Insights Affecting Risk Management and Self-insurance
Quick reviews of new studies and related insights
affecting risk management and self-insurance.
We deal in conclusions, not opinions.
Workers' Compensation Research Institute: Special EditionMar. 16, 2017
Every March the WCRI holds its annual conference in Boston. The WCRI is dedicated to understanding the latest developments in workers' comp and its team of professional researchers is unparalleled in the industry. This issue and the following issue of The GB Journal are devoted to reporting the highlights from the WCRI's 2017 conference (also known as work comp's premier nerdfest). For further information on the formal presentations described below, please refer to the WCRI's website.
The conference began with a discussion of the potential impact of the 2016 elections on the course of workers' compensation. The discussion between former Senator Tom Coburn (R) of Oklahoma and former Representative Henry Waxman (D) of California examined the origins and probable revisions of the Affordable Care Act with a glance at its possible repercussions in health care and thus workers' comp.
Two specific workers' comp questions came up. Will changes to the ACA potentially drive cost shifting into workers' comp, assuming that fewer people will still have coverage or will have more restricted coverage? Both sides of the aisle agreed that it is too early to tell, given the incoherent state of the discussions for changing the ACA. The second question concerned a possible larger federal role in workers' comp. There was strong bipartisan agreement that this is unlikely, given that the federal plate is more than full right now with more pressing issues.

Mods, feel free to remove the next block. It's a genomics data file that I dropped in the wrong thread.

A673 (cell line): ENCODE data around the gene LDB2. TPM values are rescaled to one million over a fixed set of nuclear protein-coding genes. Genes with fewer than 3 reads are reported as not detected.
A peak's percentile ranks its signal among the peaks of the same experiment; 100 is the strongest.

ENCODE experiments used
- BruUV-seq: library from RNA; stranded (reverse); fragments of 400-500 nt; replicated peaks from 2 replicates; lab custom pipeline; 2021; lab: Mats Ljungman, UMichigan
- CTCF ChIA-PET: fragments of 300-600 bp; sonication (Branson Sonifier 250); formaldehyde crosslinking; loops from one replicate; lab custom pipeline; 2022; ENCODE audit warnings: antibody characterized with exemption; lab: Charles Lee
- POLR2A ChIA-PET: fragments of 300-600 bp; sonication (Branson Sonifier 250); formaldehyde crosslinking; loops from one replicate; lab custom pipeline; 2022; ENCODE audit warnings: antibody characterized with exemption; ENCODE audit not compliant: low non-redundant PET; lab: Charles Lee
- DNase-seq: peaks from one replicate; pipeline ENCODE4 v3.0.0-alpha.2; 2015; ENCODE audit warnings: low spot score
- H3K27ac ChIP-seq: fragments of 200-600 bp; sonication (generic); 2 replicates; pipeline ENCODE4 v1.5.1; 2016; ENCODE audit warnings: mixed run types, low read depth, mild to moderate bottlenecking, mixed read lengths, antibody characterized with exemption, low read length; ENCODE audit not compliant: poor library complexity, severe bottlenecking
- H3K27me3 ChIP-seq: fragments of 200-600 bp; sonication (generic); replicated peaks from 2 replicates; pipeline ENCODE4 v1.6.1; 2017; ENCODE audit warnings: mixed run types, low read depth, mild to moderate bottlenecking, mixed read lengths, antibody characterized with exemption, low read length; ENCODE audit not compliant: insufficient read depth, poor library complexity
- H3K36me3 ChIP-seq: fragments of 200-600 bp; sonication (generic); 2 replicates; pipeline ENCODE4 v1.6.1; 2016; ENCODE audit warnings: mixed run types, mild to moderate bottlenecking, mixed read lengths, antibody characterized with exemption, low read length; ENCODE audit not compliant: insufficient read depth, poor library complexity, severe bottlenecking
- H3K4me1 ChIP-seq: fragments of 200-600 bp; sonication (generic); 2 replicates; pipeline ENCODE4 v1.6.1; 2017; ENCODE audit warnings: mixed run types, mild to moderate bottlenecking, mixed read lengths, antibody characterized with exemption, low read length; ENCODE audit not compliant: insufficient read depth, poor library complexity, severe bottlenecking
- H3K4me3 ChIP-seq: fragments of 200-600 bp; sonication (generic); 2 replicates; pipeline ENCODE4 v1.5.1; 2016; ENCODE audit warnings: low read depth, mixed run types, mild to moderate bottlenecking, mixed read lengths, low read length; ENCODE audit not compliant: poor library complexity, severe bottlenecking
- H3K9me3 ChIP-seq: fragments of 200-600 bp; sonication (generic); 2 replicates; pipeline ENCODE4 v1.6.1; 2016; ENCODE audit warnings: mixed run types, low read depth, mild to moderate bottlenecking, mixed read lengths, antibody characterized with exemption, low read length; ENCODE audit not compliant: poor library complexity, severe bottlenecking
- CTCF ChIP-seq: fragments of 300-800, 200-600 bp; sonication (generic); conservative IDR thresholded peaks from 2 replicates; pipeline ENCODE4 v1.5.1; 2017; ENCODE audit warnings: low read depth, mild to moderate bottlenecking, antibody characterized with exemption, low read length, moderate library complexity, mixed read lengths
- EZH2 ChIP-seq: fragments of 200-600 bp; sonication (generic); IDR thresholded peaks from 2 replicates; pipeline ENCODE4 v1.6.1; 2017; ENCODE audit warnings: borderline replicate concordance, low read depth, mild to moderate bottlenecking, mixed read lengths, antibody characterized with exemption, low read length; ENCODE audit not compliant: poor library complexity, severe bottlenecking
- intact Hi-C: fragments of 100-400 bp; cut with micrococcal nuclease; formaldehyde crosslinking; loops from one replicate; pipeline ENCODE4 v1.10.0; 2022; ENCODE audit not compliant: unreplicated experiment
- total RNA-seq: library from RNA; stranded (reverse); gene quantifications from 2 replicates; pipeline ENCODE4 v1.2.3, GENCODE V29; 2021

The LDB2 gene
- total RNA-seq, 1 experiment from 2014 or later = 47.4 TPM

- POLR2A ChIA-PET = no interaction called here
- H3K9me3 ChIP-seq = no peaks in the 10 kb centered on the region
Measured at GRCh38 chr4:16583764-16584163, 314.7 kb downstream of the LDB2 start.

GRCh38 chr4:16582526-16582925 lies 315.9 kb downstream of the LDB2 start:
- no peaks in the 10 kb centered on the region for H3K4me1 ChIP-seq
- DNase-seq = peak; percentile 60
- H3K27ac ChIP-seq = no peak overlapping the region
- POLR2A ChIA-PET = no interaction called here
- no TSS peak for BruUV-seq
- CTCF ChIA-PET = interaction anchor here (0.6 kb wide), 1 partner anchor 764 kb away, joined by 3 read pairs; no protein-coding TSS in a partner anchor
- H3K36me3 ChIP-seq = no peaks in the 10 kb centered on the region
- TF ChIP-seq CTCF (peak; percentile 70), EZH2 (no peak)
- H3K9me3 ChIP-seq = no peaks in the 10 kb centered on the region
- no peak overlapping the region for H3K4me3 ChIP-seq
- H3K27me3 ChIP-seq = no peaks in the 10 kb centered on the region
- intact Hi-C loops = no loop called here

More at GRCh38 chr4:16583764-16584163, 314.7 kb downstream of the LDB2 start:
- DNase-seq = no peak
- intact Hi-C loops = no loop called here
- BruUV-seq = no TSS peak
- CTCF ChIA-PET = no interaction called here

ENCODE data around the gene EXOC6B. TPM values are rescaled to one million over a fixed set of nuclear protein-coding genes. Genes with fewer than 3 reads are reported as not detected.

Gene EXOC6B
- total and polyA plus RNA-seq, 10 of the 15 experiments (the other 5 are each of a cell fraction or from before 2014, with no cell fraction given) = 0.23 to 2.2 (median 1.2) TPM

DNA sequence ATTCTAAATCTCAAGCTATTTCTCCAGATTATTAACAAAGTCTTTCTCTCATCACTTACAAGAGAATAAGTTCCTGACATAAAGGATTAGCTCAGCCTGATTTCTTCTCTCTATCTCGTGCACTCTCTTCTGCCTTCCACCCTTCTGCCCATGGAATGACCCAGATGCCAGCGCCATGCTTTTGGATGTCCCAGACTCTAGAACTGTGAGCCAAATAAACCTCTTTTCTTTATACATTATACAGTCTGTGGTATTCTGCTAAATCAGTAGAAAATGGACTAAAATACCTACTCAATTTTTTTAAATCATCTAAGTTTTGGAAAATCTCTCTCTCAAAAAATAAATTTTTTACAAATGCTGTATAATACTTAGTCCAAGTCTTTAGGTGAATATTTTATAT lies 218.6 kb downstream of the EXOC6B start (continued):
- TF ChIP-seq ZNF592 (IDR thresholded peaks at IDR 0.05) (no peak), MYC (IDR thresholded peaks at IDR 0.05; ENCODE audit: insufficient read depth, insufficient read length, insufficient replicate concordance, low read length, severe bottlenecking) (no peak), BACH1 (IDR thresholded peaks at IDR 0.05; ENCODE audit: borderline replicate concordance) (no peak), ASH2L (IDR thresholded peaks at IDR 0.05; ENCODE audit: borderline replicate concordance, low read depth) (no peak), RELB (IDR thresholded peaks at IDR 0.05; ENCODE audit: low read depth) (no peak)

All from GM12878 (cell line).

The discussion later veered into a brisk debate about what is or is not currently happening with growing enrollment in Social Security Disability Insurance. Is it a stampede or more of a trickle? And does this provide any insight into possible developments in workers' comp. Alas, the conversation was inconclusive. Some heat. Not much light.
(For a more detailed account, please see the March 4 entry on the Managed Care Matters blog.)
The conference moved on to solid research findings with an excellent presentation on new insights into worker attitudes and their correlation with timely RTW, or the lack thereof.
The first presentation by Dr. Bogdan Savych of WCRI focused on the injured worker's perception of being fired or suffering other negative repercussions for reporting a work comp claim. Not unexpectedly, those injured workers worried about losing their jobs fared much worse in RTW than those with no such concerns. They were also much more likely to litigate their claims. These findings dovetailed neatly into the following presentation.
Dr. Glenn Pransky of Liberty Mutual's Research Institute looked into initial contact with the injured worker and the consequences of those early exchanges on ultimate outcomes. Dr. Pransky's investigations show that the claim adjuster's use of the right language during the initial claimant interview is critical, as is the development of genuine empathy towards the new claimant. His report included a whole bestiary of words not to use when interviewing the claimant, such as "pending investigation", "acceptance of liability", and a real killer phrase, "legal standard for causation".